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  FATHER COUGHLIN, HUEY LONG, & UPTON SINCLAIR; VOICES FOR THE DISAFFECTED IN 1930s AMERICA

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FATHER COUGHLIN

Vote CommunismCoughlin's later political and priestly career was also marred by another radical group, the Christian Front, which was indirectly created by Coughlin through a May 23, 1938 Social Justice article asking readers to form groups of 25 or fewer individuals as study groups based on the readings in Social Justice. In June 1938, Social Justice asked its readers to organize as before, but now as platoons (the word itself smacks of militarism). By July 1938, a full-page article appeared in Social Justice urging these platoons to form as the Christian Front against communism. When Father Coughlin told them to pick up arms and to be ready to fight against the Jewish-Communist conspiracy, they did just that. Many street fights broke out in New York City alone and in the wake of violence, Coughlin backed away from the Front and gradually disassociated with it, at least publicly, and especially since the Front was German-American Bund Rally2now overlapping in support with the Bund (Tull 208-209). On February 20, 1939, the Bund held a Pro-Americanism rally in Madison Square Garden QuickTimeAudio , where most of the 20,000 participants were also members of Coughlin's Christian Front (Holocaust Chronicle). This only added more confusion on where Father Coughlin, an active priest of the Catholic Church, stood on the issue of hate, and, further, should the Church be condoning this by letting him continue his radio messages and printed propaganda distribution. 

With American on the brink of war with fascism rising in Europe, and with Coughlin's increasingly volatile messages of of anti-Semitism and sharp, often vicious criticism of FDR, the Catholic Church and the Federal government couldn't hold back much longer.  And, they didn't. In 1940, after a long investigation into tax evasion, funding to and from foreign (enemy) embassies, and a variety of minor violations, the Federal government, via the United States Postmaster, permanently revoked the mailing permit for Social Justice. Subsequently, the Catholic Church silenced his other political activities, including his radio broadcasts (Warren 260-267). In an interview on his 77th birthday, Father Coughlin said:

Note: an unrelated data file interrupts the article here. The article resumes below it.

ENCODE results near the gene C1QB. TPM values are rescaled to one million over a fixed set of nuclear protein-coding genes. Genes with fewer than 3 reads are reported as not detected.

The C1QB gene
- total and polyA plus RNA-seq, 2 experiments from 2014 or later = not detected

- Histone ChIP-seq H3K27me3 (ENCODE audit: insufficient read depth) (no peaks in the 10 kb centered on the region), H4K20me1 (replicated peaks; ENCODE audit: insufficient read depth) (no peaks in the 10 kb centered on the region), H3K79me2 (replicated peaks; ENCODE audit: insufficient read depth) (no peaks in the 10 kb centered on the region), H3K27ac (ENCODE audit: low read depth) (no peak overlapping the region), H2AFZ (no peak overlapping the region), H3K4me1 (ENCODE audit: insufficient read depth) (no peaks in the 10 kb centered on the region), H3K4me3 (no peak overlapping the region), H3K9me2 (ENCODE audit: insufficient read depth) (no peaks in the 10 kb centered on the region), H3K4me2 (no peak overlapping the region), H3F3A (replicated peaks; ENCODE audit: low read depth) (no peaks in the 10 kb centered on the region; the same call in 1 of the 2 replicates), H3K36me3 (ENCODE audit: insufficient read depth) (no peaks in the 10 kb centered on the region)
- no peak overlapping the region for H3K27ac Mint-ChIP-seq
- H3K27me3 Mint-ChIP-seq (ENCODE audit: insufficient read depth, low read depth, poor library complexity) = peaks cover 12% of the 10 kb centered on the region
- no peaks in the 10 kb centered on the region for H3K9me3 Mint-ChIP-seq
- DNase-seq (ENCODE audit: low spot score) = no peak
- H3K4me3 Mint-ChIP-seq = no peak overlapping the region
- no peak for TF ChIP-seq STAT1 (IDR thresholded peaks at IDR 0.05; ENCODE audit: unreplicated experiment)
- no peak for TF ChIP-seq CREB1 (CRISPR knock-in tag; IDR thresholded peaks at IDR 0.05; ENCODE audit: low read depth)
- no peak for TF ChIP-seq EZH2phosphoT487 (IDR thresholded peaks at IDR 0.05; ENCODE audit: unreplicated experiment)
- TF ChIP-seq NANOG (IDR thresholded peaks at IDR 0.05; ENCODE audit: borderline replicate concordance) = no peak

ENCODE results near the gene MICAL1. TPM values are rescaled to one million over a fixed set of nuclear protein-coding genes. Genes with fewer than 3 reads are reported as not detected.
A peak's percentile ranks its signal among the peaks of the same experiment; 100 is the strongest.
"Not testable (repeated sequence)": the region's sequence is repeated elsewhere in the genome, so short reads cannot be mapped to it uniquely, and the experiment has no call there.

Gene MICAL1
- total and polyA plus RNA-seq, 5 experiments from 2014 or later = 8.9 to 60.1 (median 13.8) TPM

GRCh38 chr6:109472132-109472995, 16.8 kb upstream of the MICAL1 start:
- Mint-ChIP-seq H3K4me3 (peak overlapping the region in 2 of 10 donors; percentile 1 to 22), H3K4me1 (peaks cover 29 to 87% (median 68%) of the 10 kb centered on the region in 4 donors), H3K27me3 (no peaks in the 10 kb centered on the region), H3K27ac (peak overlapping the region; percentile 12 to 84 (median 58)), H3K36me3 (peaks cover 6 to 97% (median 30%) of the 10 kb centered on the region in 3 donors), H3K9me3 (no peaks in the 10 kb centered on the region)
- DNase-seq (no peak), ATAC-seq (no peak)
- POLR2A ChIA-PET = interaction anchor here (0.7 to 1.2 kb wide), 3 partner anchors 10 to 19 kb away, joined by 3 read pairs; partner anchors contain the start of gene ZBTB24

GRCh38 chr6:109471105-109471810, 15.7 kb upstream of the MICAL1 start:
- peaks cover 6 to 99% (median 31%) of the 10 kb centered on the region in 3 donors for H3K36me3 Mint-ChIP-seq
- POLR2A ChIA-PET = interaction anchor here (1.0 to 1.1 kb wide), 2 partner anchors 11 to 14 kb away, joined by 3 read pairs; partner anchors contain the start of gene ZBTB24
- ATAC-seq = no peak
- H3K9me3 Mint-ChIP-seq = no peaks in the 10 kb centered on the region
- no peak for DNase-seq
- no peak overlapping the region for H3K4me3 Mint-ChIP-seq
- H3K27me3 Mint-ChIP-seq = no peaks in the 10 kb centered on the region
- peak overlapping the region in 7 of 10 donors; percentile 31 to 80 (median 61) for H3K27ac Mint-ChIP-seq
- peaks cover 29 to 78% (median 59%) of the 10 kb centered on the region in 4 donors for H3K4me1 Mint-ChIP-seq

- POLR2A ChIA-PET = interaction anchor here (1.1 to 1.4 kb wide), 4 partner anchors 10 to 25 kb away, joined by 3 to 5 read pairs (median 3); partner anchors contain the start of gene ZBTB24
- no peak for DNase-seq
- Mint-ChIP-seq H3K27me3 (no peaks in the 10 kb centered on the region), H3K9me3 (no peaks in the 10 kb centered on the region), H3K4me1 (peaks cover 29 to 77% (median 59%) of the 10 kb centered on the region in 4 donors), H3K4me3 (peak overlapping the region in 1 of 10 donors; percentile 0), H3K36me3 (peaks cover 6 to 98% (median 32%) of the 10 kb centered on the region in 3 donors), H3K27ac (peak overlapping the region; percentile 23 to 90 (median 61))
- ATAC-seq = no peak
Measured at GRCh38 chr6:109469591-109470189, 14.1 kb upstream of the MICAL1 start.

The press ignored it at the time but the real reason I couldn't take any more of Roosevelt was because he recognized the atheistic, Godless government of the communists in Russia...I could have bucked the government and won—the people would have supported me. But I didn't have the heart left, for my Church had spoken and it was my duty to follow (Angelus 1).

His populist message of equitable distribution of wealth had become clouded with his irrational fear of a Communist-Jewish conspiracy all of which led to his association with and by radical groups in the U.S., and some have argued even abroad. Despite his tragic political demise and flagrant, and unwarranted, anti-Semitism, Father Coughlin's message of equitable distribution of wealth and of social justice met favorably with the hearts and minds of his audience throughout the 1930s. His platform and rallying cries were most likely not heard, or were ignored, by New Dealers in Washington, but to many his voice and message were ones of comfort. Today, however, he's largely remembered by groups akin to the Bund, such as the Stormfront White Nationalist Community (Stormfront.org), where one can buy Coughlin writingsPDF File, and The Nationalist Movement (Nationalist.org), where Coughlin is on their family tree of key NationalistsPDF File, i.e, haters of non-Aryans. (NB: Huey Long is also listed in the lineage, though Long actively recruited black votes in Louisiana). Sadly, Coughlin is realized today more for his rabid nationalism and anti-Semitism than for his messages on the redistribution of wealth and the comfort his message provided the disaffected during the Great Depression.

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Note on Father Coughlin's papers: Charles J. Tull, in his 1965 book, Father Coughlin and the New Deal, notes that all requests by him to Father Coughlin and the Detroit Archdiocese for viewing of the Coughlin papers from the period were denied and he said more specifically that they would not "cooperate in any fashion." As we've seen, Coughlin's attack on FDR embarrassed the Church, and he was thus censored. It's possible that both Coughlin and the Church wanted to avoid further embarrassment, and, therefore, denied Mr Tull access to the documents.



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